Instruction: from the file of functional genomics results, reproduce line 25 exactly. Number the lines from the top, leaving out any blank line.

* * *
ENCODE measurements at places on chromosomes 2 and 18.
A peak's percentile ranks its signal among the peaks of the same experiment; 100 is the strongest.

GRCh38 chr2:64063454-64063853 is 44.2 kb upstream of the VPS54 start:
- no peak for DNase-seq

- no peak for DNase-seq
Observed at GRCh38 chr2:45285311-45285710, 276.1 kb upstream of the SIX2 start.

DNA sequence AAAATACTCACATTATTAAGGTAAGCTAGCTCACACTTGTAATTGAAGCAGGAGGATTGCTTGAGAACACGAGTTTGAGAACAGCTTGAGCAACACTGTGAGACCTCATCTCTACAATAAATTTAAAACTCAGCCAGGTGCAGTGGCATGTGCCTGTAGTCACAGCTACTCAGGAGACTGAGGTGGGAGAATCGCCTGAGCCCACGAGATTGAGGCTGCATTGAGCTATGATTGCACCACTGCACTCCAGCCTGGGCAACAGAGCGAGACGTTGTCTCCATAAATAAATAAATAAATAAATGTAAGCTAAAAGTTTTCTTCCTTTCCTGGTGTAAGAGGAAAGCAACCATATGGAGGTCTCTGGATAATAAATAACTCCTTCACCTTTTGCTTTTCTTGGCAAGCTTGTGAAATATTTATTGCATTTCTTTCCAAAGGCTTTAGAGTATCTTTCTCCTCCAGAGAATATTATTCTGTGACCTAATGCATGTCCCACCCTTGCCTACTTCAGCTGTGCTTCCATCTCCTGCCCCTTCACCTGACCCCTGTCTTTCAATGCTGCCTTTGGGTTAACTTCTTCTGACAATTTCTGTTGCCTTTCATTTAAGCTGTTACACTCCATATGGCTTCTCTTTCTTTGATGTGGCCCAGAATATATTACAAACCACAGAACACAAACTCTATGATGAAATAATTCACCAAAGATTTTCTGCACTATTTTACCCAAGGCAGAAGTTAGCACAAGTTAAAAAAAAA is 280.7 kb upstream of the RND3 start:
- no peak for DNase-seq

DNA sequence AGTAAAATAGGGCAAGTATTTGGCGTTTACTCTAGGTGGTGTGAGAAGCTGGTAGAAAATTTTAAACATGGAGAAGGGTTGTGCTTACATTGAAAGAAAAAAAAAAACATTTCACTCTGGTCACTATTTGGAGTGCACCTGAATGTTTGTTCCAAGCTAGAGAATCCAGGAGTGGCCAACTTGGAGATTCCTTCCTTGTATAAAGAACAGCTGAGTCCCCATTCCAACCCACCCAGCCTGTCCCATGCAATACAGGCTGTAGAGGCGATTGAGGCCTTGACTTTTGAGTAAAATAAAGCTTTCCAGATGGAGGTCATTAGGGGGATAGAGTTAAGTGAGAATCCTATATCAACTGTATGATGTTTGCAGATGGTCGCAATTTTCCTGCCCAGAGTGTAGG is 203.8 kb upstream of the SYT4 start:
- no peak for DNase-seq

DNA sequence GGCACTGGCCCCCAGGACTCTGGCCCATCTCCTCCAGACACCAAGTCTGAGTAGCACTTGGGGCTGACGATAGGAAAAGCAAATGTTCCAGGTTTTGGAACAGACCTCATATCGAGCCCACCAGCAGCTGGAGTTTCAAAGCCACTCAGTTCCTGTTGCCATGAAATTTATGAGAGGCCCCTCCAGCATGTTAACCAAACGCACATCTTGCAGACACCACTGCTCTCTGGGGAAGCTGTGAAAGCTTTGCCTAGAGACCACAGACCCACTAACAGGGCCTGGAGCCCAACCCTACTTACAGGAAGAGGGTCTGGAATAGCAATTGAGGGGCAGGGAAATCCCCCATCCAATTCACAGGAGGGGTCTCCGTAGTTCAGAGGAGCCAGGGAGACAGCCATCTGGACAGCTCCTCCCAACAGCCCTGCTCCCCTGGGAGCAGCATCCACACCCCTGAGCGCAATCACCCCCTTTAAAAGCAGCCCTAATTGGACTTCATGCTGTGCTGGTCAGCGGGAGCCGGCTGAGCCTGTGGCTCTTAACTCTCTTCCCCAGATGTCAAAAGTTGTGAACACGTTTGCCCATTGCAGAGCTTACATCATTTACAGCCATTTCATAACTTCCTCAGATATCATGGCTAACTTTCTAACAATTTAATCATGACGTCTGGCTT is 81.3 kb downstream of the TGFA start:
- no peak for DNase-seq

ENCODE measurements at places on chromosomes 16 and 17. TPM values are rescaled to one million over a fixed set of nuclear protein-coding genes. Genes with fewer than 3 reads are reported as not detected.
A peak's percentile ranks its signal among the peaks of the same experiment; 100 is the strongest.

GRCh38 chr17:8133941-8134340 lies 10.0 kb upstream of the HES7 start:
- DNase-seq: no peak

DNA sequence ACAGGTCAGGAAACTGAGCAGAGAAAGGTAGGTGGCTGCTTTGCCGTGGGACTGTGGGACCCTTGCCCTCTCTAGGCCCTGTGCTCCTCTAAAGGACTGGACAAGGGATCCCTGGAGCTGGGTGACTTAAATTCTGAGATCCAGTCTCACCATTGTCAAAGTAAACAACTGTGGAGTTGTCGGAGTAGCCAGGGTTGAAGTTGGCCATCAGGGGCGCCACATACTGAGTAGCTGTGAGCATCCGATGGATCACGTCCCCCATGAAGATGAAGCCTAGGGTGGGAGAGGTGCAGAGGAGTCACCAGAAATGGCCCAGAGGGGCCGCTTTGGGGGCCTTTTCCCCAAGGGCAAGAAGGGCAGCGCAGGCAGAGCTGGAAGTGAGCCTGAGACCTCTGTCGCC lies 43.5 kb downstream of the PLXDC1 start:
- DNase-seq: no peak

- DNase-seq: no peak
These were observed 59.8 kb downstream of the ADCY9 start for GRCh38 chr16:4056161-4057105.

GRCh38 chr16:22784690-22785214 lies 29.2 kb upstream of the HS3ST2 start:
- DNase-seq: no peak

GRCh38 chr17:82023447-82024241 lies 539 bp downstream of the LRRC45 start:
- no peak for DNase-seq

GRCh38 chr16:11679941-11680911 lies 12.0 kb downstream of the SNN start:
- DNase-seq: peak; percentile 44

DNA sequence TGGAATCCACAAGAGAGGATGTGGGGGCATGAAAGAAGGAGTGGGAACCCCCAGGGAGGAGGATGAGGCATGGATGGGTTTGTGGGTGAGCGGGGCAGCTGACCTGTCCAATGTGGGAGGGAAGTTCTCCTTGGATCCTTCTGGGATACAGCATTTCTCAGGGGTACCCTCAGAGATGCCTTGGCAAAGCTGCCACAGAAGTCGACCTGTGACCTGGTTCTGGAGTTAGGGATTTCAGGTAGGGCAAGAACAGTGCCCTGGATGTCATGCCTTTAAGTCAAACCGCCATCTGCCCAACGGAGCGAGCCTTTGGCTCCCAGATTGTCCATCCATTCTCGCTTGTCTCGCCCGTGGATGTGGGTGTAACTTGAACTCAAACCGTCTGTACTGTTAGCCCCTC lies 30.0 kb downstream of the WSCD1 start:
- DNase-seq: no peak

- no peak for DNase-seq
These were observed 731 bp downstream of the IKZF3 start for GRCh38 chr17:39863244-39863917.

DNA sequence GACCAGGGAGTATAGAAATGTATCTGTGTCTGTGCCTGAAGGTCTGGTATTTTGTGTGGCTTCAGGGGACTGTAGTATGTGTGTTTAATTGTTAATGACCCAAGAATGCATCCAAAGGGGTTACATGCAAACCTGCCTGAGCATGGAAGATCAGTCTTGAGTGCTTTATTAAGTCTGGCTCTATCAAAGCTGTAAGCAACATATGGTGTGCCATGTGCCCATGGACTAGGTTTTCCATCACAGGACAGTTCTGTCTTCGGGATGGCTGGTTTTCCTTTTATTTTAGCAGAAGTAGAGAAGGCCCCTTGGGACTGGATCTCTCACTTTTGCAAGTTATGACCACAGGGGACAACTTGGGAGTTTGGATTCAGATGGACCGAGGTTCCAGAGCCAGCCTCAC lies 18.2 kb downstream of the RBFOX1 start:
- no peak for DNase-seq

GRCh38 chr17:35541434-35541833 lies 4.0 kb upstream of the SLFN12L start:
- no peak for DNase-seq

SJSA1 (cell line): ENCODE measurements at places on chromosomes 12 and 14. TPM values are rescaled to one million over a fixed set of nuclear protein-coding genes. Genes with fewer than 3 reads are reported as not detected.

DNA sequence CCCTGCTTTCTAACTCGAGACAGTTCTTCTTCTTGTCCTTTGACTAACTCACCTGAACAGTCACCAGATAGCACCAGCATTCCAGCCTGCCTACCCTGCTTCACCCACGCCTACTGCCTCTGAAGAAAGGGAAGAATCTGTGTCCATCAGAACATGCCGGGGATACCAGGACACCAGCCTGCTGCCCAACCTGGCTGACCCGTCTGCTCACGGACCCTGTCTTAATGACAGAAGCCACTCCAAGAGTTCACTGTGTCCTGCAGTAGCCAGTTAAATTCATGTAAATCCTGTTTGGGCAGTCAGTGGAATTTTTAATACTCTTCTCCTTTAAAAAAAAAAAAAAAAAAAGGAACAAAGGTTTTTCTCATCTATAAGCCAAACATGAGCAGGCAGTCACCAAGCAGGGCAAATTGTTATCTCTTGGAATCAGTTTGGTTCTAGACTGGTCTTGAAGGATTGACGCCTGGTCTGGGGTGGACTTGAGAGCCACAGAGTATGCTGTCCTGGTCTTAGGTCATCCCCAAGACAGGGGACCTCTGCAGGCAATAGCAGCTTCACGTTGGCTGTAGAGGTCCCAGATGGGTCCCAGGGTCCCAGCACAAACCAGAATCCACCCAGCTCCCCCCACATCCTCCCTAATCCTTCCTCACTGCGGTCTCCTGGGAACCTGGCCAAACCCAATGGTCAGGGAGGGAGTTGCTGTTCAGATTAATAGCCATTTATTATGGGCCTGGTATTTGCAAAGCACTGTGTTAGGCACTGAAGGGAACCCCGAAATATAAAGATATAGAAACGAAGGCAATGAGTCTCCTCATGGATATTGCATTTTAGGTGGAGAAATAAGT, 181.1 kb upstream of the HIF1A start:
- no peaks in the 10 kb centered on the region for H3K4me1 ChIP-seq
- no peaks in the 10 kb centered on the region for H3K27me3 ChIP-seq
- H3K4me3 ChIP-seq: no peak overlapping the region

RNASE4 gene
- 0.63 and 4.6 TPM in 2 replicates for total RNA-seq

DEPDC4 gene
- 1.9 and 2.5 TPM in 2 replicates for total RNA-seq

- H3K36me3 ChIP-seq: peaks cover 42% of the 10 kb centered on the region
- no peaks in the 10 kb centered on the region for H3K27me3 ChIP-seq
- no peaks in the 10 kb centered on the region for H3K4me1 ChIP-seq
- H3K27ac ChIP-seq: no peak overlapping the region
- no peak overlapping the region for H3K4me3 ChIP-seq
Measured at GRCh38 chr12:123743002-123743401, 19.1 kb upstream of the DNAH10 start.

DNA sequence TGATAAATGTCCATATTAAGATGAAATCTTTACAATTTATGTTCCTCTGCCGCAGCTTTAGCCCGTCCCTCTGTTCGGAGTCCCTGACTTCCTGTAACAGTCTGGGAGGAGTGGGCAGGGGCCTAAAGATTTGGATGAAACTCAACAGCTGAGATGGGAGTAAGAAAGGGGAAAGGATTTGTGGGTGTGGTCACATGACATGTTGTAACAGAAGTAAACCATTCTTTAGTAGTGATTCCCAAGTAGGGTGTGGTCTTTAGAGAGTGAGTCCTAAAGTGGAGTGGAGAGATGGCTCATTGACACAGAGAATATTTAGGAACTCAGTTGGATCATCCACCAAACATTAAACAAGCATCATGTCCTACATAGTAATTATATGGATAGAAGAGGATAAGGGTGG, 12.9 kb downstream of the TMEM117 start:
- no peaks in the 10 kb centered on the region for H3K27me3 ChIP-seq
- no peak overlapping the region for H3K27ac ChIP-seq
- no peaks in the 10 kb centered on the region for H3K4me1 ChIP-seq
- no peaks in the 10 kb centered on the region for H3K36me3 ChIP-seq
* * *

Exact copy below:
GRCh38 chr16:11679941-11680911 lies 12.0 kb downstream of the SNN start: